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During the global Black Lives Matter protests of 2020, many called upon the United States to finally face its painful past. Tim Gruenewald's new book is an in-depth investigation of how that past is currently remembered at the national museums in Washington, DC. Curating America's Painful Past
reveals how the tragic past is either minimized or framed in a way that does not threaten dominant national ideologies. Gruenewald analyzes the National Museum of American History (NMAH), the United States Holocaust Memorial Museum (USHMM), the National Museum of African American History and Culture (NMAAHC), and the National Museum of the American Indian (NMAI).
The NMAH, the nation's most popular history museum, serves as the benchmark for the imagination of US history and identity. The USHMM opened in 1993 as the United States' official Holocaust memorial and stands adjacent to the National Mall. Gruenewald makes a persuasive case that the USHMM established a successful blueprint for narrating horrific and traumatic histories. Curating America's Painful Past
contrasts these two museums to ask why America's painful memories were largely absent from the memorial landscape of the National Mall and argues that social injustices in the present cannot be addressed until the nation's painful past is fully acknowledged and remembered.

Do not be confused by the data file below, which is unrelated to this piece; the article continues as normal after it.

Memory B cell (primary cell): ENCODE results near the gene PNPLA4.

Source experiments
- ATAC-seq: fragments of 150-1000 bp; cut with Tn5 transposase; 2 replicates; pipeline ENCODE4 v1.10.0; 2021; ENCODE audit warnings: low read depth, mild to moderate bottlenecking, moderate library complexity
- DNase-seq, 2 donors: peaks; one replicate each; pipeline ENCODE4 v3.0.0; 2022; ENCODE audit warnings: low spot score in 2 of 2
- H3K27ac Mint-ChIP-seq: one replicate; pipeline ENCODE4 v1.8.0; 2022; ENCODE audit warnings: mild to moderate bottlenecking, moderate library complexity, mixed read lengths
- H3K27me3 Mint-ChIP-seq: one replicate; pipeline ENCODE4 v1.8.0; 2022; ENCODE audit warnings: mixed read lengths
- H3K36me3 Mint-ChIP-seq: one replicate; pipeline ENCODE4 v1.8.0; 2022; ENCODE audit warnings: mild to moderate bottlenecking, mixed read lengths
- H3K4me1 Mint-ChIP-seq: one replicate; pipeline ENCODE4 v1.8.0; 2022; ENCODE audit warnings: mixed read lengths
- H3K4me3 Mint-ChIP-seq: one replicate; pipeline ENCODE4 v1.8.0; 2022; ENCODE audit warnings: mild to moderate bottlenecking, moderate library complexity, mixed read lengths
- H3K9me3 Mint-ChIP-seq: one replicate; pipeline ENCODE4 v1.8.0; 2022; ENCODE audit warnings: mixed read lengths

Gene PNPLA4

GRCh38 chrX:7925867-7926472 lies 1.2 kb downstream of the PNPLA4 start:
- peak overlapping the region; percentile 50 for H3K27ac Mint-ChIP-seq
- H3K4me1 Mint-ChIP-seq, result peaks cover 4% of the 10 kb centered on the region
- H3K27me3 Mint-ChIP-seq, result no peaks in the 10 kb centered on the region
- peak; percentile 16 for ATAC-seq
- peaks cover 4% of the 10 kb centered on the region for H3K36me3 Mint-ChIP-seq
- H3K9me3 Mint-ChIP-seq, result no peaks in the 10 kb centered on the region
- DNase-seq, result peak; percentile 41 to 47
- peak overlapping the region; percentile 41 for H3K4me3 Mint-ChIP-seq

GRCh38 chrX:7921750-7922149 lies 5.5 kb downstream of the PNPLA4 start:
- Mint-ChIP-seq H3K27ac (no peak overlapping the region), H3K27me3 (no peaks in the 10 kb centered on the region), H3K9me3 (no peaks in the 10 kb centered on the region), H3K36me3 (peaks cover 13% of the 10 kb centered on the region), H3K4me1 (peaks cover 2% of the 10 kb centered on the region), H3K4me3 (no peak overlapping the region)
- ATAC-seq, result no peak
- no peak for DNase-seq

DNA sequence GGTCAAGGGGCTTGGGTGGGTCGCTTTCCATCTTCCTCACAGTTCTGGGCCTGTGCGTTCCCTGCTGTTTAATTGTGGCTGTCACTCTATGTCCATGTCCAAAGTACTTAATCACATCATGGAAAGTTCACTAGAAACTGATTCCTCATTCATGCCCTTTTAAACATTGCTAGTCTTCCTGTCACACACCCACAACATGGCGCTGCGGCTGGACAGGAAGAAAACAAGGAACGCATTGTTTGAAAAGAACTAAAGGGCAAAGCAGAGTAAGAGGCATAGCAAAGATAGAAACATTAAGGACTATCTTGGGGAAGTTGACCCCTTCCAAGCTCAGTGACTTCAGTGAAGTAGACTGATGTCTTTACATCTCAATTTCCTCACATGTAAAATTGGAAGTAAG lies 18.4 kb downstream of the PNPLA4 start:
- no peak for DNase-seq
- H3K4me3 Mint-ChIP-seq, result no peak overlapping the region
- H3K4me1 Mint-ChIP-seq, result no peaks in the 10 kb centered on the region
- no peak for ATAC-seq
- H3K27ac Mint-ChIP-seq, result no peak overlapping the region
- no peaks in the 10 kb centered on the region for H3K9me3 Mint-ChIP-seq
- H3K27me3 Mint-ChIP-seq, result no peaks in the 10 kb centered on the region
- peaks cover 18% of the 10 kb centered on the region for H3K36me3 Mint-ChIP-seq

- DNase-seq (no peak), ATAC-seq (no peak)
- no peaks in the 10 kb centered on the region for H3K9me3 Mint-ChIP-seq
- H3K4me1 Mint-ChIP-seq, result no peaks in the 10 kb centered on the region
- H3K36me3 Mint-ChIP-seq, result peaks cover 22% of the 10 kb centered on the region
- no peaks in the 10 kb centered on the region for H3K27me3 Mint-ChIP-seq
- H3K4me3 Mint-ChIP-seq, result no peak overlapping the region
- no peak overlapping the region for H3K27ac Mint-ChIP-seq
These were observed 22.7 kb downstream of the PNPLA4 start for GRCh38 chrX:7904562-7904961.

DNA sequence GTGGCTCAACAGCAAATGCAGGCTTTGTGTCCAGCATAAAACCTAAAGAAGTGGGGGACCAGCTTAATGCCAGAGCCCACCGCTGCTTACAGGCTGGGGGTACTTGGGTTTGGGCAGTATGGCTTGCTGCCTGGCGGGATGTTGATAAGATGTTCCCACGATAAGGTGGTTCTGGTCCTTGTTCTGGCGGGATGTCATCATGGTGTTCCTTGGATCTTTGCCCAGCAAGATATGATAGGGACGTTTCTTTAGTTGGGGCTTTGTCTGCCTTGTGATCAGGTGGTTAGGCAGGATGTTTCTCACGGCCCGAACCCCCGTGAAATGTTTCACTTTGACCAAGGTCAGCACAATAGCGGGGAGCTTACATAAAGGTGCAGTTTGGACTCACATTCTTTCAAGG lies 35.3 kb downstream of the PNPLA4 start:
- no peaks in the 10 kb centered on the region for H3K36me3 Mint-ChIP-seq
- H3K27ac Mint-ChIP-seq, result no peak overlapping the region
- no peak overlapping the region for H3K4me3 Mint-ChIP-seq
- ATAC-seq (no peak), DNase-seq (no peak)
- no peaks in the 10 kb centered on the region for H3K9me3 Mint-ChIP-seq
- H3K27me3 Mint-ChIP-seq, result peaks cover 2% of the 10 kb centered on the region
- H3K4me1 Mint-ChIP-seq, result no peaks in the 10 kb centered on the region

It was only with the opening of the NMAAHC in 2016 that a detailed account of atrocities committed against African Americans appeared on the National Mall. Gruenewald focuses on the museum's narrative structure in the context of national discourse to provide a critical reading of the museum. When the NMAI opened in 2004, it presented for the first time a detailed history from a Native American perspective that sought to undo conventional museum narratives. However, criticism led to more traditional exhibitions and national focus. Nevertheless, the museum still marginalizes memories of the vast numbers of Indigenous victims to European colonization and to US expansion. In a final chapter, Gruenewald offers a thought experiment, imagining a memory site like the recently opened National Memorial for Peace and Justice (Montgomery, Alabama) situated on the National Mall so the reader can assess how profound an effect projects of national memory can have on facing the past as a matter of present justice.